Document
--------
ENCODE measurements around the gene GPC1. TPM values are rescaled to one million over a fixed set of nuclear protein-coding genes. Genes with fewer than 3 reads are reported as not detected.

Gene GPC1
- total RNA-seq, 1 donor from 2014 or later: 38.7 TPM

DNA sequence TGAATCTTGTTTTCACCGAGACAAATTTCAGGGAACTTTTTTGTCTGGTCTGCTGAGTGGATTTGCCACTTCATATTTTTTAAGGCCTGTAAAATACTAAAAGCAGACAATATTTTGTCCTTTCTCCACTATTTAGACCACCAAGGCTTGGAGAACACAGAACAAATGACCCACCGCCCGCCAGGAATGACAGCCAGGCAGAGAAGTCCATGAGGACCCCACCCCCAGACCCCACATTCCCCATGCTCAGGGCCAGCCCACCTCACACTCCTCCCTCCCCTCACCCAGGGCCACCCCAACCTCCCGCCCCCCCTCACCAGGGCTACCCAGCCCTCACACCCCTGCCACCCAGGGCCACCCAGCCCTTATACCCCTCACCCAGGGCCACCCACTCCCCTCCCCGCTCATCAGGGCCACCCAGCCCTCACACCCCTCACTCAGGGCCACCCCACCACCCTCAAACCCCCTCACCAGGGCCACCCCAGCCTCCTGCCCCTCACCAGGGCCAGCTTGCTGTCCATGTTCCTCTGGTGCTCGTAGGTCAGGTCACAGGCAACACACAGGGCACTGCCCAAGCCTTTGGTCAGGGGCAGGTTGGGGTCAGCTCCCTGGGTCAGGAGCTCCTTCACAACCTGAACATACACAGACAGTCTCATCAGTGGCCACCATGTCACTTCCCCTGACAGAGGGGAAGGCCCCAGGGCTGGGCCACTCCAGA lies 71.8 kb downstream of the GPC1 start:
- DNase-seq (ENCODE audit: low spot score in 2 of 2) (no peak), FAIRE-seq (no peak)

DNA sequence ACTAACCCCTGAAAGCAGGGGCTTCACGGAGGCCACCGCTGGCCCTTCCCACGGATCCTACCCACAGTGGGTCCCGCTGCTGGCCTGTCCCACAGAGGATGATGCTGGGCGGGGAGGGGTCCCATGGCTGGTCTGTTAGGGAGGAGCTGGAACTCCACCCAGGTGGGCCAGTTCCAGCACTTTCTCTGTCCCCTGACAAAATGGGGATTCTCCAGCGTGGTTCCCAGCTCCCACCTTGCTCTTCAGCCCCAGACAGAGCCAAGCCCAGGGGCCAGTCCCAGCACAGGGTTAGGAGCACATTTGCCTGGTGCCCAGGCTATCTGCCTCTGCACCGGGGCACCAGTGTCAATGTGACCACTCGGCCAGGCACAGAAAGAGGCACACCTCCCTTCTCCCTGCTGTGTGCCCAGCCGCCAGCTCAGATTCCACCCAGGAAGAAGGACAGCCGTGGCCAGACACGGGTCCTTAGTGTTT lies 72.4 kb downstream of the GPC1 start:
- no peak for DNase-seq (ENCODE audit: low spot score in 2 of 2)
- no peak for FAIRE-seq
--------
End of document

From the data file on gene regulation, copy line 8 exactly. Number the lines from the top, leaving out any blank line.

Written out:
- no peak for FAIRE-seq